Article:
Lodge, in his · Illustrations of Historical Portraits,' speaks of Lord Capell having been sent to Clare College, Cambridge. The books of the College at this period are unfortunately lost, and there is no proof to be found of his having been there.
“ warde, weh will be a greate hindrance unto the family, “ boathe by the impoveryshinge the estate of the next “ heyer, and by the ill p’viding for the younger chil“ dren, his sisters, both for their educatyons and hopes “ for their preferments in maryage.
“3 Item. His tyme maye be better spent at home " than abroade, in regard that he maye study the lawes “ of the relme, maye be made acquaynted wh his " estate in his grandfather's lyfetime, whereby he shal • be better able to governe it after. Allso, if he will “ applye himselfe, he maye be a good staye and helpe “to his owlde and weak grandfather, whereby many of “ the name and family, as yet but in meane estate, “ maye be the better provided for.
• 4 Item. It is to be feared that thoroughe the “ wycked prests and Jesuites in those forane partes he “maye be perverted to the idolatrous Romane rely“ gion ; and if it be aunswered that he is so well “ grounded in trewe relygyon allready that there is no “ fear thereof, it maye be replyed agayne that he is “ very younge, and they subtyle and industrious ; and " that it is a safer waye by abstayninge from travell to “ avoyde the meanes, then for a man to thrust himself “ into the peryll w"owt any necessary occasyon." |
It may be presumed that Sir Arthur Capell's wishes respecting his grandson were complied with ; but, considering the active part subsequently taken by the younger Arthur, first as a reformer, and afterwards as a devoted loyalist, it is to be regretted that no details,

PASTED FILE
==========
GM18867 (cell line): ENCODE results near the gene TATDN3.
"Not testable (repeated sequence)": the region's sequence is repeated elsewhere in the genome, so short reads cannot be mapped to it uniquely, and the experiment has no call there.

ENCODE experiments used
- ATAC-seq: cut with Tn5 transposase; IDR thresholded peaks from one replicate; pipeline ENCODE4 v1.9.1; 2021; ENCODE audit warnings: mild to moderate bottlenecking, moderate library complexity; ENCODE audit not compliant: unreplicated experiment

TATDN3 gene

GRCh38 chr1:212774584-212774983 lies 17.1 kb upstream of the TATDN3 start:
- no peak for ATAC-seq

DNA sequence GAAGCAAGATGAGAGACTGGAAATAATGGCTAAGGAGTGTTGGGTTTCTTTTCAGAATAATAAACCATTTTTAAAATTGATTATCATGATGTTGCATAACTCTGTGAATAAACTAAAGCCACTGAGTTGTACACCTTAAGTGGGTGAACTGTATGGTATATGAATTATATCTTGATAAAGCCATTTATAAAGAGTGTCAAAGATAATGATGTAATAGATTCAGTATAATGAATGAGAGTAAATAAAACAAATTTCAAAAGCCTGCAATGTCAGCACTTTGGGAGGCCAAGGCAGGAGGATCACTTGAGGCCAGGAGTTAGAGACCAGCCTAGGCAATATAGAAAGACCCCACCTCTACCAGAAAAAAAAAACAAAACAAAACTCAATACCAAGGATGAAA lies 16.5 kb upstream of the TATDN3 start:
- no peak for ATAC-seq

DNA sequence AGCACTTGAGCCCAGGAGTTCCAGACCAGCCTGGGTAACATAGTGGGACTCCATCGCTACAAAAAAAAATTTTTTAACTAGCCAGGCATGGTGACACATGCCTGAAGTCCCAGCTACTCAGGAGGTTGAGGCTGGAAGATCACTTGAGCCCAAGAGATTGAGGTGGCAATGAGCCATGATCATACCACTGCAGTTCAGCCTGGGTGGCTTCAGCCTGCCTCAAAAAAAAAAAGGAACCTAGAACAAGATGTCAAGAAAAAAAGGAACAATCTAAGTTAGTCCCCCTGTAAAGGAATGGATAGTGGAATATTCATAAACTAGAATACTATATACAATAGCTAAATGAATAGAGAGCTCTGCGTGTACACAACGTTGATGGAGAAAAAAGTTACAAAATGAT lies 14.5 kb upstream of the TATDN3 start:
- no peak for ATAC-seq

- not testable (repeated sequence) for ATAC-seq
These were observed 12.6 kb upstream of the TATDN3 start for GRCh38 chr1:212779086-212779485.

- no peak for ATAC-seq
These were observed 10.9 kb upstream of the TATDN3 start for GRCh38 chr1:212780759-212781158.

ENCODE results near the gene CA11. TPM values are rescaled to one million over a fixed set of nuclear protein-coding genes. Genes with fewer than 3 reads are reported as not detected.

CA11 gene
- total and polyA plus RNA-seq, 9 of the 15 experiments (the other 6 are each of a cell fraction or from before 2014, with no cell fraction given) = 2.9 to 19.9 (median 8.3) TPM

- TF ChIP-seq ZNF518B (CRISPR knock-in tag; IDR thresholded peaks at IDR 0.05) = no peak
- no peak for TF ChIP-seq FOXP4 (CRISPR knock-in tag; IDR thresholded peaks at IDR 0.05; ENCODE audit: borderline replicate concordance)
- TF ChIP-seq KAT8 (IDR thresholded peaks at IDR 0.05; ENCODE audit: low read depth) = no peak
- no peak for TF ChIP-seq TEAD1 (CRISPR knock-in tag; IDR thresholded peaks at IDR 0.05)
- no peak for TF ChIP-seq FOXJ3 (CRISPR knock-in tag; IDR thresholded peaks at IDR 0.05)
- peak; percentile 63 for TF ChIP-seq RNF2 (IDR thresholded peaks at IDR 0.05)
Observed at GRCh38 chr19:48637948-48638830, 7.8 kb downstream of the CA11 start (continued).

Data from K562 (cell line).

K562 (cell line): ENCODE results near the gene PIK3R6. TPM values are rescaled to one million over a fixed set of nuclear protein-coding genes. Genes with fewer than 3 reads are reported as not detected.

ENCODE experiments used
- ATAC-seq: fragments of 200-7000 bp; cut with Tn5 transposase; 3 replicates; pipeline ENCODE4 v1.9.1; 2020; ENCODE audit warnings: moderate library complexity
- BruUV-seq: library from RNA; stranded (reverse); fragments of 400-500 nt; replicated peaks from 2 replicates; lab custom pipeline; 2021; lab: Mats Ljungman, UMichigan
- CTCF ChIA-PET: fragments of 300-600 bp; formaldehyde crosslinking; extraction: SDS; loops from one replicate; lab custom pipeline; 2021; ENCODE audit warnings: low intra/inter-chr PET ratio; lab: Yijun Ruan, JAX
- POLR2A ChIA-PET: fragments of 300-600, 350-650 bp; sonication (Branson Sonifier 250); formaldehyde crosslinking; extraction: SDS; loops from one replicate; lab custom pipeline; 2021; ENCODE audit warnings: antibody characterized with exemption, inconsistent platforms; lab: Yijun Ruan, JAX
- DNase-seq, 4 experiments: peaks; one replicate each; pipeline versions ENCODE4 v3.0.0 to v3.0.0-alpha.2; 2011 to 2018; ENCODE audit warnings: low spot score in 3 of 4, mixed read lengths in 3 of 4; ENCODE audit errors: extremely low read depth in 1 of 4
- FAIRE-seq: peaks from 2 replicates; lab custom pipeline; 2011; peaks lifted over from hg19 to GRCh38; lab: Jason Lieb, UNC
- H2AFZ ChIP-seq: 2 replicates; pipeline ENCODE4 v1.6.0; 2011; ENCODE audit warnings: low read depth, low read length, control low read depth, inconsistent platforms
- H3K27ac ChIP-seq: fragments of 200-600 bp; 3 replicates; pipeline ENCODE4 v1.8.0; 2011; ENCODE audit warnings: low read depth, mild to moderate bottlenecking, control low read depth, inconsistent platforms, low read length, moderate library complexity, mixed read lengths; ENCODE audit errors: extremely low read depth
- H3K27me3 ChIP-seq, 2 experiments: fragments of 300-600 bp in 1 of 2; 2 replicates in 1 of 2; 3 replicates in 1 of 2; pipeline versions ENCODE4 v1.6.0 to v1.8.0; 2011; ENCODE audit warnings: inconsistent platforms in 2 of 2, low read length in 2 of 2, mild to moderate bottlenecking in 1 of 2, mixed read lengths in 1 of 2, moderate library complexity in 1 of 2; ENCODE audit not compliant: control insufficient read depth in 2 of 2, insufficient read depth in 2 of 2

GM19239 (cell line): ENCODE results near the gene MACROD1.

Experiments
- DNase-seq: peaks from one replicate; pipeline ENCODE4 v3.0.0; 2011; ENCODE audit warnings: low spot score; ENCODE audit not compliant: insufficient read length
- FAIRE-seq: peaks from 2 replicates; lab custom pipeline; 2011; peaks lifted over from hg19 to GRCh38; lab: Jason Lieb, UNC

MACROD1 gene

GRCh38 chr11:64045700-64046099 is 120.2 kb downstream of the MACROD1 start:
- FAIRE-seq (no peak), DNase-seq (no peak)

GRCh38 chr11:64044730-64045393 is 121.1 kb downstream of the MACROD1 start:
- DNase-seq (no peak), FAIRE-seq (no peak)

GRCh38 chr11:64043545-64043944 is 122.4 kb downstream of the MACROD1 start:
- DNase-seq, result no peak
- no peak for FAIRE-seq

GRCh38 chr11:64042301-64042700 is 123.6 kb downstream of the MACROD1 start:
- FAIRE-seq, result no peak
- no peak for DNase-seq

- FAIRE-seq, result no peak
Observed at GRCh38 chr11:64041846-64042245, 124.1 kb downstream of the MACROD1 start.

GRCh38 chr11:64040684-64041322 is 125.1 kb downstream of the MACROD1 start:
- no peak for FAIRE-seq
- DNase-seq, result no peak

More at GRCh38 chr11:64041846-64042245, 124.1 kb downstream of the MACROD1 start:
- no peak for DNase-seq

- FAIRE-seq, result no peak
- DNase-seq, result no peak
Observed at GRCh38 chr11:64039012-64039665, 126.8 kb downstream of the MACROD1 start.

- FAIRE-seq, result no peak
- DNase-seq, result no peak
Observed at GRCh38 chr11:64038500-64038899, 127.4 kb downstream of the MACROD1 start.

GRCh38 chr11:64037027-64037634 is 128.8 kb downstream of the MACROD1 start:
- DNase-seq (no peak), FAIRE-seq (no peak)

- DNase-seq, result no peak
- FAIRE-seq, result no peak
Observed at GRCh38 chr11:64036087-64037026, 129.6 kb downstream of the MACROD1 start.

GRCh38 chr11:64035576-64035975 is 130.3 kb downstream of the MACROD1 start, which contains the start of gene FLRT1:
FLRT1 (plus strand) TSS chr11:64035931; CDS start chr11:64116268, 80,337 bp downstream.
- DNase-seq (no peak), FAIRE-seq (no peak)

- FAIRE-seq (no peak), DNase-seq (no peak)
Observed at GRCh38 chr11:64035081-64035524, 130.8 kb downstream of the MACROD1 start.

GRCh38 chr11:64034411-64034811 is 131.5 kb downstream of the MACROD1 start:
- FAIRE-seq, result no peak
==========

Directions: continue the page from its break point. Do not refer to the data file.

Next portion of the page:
· Clutterbuck's Hist. of Herts,' from a MS. lent to him by the late George Earl of Essex.
either of his education or of his early private life, should have been handed down, that might serve as a key to the principles from which first sprang his opinions and his actions.
In November, 1626, Arthur Capell was married to Elizabeth Morrison, daughter and heir of Sir Charles Morrison, of Cassiobury, and of Mary, daughter and co-heir of Baptiste Hickes Viscount Campden. His grandfather, Sir Arthur, seems to have been much noted for the great hospitality he displayed at his country seat, Hadham Hall, Herts, and for his liberality and kindness to the poor around him. “ He was a “ gentleman of a great estate, one who followed the old “ mode of our nation; kept a bountiful house, and “ showed forth his faith by his works; extending his “ charity in such abundant manner to the poor, that “ he was bread to the hungry, drink to the thirsty, “ eyes to the blind, and legs to the lame, and might “ be justly styled a great alınoner to the King of “ kings." ' Parish Register of Watford.
Vide • Some Account of the Life of the pious and virtuous Arthur Lord Capell, Baron of Hadham,' prefixed to The excellent Contemplations, divine and moral, by Arthur Lord Capell,' published first in 1654, reprinted in 1683.
This description of Sir A. Capell's habits and hospitality seems to fulfil the poetical notion of an old English country gentleman given in a song preserved in Percy's .Reliques, published 1660, entitled “The Old and Young Courtier:'
“An old song made by an aged old pate
Of an old worshipful gentleman who had a great estate,
Like an old courtier of the Queen's